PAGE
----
Bentzi Gopshtain calls missionaries 'vampires'

Left-wing activists claim Lehava leader Bentzi Gopshtain called all Christians 'vampires' in article calling to ban Christmas.

Ari Soffer,

Bentzi Gopshtain
Bentzi Gopshtain
Yonatan Sindel/Flash 90

Left-wing campaigners have called for an investigation after a controversial right-wing activist urged a ban on Christmas celebrations in Israel and called Christian missionaries "vampires."

Bentzi Gopshtain, who heads the anti-assimilation Lehava organisation, made the comments in an article on the haredi Jewish website Kooker.  

"Christmas has no place in the Holy Land," wrote Gopshtain, who lives in Hevron and has been arrested by police several times - though never charged with any crime.

He spoke of the "fall of the line of defense of the Jewish people for hundreds of years against our enemies, the Catholic Church."

"The mission of those vampires and bloodsuckers remains. If Jews cannot be killed, they can be converted," he wrote of missionaries working to convert Jews in the Holy Land.

"We must remove the vampires before they drink our blood once again."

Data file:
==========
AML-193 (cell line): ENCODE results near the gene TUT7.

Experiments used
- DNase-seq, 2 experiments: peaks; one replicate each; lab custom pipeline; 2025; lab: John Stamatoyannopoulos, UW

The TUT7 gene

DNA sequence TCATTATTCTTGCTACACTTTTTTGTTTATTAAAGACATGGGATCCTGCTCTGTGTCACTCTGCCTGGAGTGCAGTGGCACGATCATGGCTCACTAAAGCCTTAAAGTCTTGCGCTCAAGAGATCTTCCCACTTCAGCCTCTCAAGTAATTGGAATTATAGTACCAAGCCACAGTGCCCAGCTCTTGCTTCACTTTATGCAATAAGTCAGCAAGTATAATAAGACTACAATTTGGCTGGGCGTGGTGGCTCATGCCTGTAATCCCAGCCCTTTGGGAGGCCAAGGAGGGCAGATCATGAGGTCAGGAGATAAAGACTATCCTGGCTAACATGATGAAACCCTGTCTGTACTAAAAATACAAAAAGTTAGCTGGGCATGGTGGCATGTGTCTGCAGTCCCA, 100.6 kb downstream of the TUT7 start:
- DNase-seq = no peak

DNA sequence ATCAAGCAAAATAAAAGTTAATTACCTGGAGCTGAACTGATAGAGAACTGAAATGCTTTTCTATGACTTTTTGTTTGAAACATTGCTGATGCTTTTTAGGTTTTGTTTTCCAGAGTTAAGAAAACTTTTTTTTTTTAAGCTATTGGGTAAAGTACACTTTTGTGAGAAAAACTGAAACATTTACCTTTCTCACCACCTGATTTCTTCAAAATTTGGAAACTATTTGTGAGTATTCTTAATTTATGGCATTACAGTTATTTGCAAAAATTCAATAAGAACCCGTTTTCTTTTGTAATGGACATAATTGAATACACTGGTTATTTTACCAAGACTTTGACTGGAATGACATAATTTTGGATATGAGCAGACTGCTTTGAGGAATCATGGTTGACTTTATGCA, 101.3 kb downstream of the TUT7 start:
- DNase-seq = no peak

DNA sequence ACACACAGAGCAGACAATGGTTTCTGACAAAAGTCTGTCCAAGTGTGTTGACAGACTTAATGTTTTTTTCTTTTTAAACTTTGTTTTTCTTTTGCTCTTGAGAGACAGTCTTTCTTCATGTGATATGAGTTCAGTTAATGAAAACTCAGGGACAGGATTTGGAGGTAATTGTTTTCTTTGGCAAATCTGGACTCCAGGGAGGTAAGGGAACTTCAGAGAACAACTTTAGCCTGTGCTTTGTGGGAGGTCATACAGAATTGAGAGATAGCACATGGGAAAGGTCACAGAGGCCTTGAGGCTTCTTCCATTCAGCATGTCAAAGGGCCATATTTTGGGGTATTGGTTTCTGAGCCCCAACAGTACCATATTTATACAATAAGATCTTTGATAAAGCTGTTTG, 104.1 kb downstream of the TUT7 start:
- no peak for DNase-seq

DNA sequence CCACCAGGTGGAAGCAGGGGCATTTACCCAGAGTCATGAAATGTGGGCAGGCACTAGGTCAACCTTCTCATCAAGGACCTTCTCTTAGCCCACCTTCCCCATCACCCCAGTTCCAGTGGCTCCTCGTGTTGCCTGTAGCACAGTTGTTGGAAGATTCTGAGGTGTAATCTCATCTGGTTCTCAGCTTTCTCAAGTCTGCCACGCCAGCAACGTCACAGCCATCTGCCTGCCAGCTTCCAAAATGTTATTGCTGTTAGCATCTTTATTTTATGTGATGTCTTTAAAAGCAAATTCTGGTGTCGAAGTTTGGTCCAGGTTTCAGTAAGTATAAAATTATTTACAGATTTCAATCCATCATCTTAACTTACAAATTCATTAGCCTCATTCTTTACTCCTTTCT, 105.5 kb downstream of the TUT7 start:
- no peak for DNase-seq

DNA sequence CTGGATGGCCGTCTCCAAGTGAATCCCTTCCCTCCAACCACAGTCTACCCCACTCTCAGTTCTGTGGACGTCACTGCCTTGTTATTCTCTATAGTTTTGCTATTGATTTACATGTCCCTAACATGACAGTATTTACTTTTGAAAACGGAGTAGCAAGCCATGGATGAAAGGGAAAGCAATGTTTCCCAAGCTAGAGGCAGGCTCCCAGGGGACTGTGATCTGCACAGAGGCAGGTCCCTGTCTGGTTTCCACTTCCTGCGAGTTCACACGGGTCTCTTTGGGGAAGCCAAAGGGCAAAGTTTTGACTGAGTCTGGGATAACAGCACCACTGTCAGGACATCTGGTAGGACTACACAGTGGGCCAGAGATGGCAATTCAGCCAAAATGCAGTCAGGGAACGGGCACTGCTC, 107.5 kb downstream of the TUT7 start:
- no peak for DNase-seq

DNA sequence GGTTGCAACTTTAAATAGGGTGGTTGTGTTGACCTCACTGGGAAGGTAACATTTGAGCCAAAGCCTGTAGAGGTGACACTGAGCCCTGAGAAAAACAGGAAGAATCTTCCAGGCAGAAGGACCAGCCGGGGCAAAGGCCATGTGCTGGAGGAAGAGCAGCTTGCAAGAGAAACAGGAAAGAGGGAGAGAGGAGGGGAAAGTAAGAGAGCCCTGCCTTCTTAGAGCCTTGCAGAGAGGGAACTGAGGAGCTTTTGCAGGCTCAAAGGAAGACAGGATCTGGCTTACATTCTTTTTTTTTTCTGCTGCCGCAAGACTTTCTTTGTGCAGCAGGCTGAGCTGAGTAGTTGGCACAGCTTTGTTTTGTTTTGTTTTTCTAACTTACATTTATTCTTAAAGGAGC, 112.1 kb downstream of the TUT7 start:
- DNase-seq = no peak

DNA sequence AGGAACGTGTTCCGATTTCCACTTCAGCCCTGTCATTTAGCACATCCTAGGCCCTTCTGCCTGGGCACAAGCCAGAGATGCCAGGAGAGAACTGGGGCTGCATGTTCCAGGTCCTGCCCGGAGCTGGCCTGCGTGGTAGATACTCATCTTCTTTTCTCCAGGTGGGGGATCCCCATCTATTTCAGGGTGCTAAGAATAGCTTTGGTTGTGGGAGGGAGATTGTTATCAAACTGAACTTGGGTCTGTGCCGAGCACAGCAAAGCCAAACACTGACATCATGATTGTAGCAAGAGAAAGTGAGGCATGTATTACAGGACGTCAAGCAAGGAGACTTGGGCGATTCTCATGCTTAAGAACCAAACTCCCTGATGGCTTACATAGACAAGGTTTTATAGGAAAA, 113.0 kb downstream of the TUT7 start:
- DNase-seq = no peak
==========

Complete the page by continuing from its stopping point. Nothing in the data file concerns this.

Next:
The Coalition Against Racism in Israel and other left-wing NGOs accused Gopshtain of branding all Christians "vampires," and called on authorities to investigate him.

But in a Facebook post Tuesday, Gopshtain slammed his critics - particularly the left-wing Haaretz newspaper, where the story first surfaced - for "distorting" what he said, suggesting they didn't bother to read the article in question.

"The Haaretz newspaper is crying that I called Christians vampires," he wrote. "But ...they didn't read what wrote. I called missionaries who work to remove Jews from their religion 'vampires'. But the facts don't concern Haaretz."

Lehava claims to fight for Jewish identity, in particular by opposing intermarriage in Israel.

AFP contributed to this report.




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